My advice to you then is simple. You need to become okay with talking to your prospect’s parents, sometimes even in place of your prospect. They’ll most often accurately speak for their son or daughter and actually give you a lot of intelligent, useful information.

Next, I want you to ask yourself the following 3 questions as you prepare to begin another recruitment cycle. I would even recommend bringing these up at your staff retreat or planning session this summer. If you’re going to win over your prospect’s parents you’ll need to address all three.

  1. How soon are you incorporating a conversation with the parents of your recruit into your recruiting plan?
  1. What percentage of messaging are you dedicating to recruiting the parents of your prospects? (Yes, separate messaging to parents is a must.)
  1. What kind of questions are you asking parents to get them to reveal what’s important to them as they help their son or daughter make their final decision?

By this point I hope you agree that parents play a pivotal role in the recruitment process.

Here’s some more useful information that we’ve gathered from our research and focus groups at college campuses around the country.

  • Parents want honest answers about how your school is different from the competition. The college brochures look the same, the websites look the same, and the message is largely the same. How are you different from your competition?  I mean really different The counselors who can communicate those real differences to parents will earn their trust. Considering how important the parents’ views are to their child come decision time, this will be a big “win” for you in the recruiting game.
  • The biggest things that parents want content about are cost and ROI. Specifically, how much will your school truly cost, and will their son or daughter be able to get a job when they graduate? Your messaging to and communications with parents absolutely must address these two “wants.” Additionally, I would suggest you include clearly defined qualifications for various scholarships and other aid as well as employment rates and starting salaries. Be prepared to start this conversation early, and make sure what you’re telling them isn’t going to be different when they speak with a financial aid counselor later in the process.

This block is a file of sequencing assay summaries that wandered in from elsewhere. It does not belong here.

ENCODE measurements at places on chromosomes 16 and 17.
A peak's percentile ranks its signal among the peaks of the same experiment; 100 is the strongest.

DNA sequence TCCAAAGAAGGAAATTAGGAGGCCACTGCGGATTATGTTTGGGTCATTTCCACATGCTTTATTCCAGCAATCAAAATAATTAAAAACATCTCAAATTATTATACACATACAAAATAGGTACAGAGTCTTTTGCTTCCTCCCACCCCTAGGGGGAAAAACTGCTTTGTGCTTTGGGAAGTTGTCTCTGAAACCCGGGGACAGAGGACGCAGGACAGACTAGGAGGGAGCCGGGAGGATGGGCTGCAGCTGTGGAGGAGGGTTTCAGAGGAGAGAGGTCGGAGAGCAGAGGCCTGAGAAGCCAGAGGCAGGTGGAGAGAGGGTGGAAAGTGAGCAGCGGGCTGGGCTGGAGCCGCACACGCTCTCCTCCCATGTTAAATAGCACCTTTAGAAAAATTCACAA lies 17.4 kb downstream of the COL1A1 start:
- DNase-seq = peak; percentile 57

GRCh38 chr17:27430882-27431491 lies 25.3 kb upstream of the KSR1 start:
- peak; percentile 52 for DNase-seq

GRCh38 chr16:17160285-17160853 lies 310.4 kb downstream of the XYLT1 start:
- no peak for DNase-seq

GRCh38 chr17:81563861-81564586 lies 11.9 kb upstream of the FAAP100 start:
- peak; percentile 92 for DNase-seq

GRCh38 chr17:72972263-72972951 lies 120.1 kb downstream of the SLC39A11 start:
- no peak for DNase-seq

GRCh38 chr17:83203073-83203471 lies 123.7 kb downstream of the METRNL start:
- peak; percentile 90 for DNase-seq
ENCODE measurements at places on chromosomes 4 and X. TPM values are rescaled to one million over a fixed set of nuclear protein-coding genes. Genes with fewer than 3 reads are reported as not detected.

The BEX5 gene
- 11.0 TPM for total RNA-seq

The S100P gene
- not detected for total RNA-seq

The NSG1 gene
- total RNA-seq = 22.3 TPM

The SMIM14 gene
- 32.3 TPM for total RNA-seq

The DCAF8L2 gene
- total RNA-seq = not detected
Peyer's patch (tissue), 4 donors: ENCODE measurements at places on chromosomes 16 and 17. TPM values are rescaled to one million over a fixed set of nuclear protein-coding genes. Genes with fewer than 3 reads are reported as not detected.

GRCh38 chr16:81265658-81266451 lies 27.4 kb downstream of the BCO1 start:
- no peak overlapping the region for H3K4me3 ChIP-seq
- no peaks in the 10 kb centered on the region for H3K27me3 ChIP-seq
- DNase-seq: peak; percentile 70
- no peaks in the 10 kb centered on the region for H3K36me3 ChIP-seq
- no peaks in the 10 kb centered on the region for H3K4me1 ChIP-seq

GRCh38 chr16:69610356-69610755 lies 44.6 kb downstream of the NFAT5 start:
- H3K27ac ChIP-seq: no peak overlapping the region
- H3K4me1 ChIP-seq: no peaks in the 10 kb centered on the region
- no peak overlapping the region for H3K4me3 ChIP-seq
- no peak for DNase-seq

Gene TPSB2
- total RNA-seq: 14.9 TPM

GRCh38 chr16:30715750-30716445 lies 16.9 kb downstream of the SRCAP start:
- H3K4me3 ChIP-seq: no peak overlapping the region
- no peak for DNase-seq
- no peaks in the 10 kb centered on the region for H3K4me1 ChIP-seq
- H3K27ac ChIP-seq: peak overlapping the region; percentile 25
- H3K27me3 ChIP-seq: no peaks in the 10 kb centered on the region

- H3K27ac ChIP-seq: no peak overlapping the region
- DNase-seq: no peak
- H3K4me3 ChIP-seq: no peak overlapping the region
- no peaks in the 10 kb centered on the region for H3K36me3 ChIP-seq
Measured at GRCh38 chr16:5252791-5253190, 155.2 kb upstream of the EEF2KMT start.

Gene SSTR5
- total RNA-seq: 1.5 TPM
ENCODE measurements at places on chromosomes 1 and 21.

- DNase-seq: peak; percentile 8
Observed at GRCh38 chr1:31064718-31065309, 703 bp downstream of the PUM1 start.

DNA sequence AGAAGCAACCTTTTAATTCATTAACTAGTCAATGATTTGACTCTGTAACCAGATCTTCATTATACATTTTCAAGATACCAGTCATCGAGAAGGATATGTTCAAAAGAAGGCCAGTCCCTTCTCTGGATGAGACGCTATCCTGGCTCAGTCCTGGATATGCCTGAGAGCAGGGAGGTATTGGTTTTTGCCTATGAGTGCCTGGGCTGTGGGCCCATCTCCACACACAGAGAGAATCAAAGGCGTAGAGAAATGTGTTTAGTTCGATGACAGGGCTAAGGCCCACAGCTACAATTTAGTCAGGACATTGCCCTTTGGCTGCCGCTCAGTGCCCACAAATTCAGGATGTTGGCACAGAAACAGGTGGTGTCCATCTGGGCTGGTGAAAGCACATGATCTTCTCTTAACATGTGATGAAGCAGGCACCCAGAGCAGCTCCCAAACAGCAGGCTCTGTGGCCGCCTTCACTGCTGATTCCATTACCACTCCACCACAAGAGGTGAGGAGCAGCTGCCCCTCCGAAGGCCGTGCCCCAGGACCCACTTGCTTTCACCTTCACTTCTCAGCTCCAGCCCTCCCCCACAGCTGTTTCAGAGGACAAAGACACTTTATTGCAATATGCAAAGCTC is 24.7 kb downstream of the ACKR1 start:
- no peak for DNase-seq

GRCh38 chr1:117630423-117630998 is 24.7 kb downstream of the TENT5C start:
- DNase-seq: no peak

• Don’t be afraid to reach out to parents on Social Media. Want to know why more and more teenagers have left Facebook for Twitter, Instagram and Snapchat? Parents have joined the social media revolution, primarily Facebook (that means it’s not “cool” anymore). Our research has shown that prospects want you to reach out to their parents this way. Some colleges are even taking things one step further by creating Facebook pages specifically for parents of prospective or enrolled students. It’s yet another way to answer questions and increase engagement.
  • Consistency matters to parents. Once you make contact with parents it’s vitally important to know that they expect you to communicate with them as much as with their son or daughter.
  • Enthusiasm about your prospect goes a long way. Parents want to see you pay consistent, serious attention to their kids.  The more passion you show will, over time, cement the idea that you want their son or daughter more than anyone else.

While a majority of your competition will ignore the parents as long as possible, I encourage you to do the exact opposite. Begin contact with them early and work to establish that same emotional connection.

It’s critical that you develop recruiting plans for your prospect’s parents. You need to schedule calls, send emails, and probe the parents regarding their wants and needs for their child. If you do, they will look at you as the admissions professional that respects their opinion and input and sees them as a valued partner in the recruiting process of their son or daughter.

Need help creating effective recruiting letters and email messages that will win over parents (and prospects)? We work with admissions clients year-round doing just that! Email me directly at jeremy@dantudor.com for more information.

Trust Over PriceMonday, June 22nd, 2015

542242_10201795155827901_994503587_nby Michael Cross, UltimateSportsInsider.com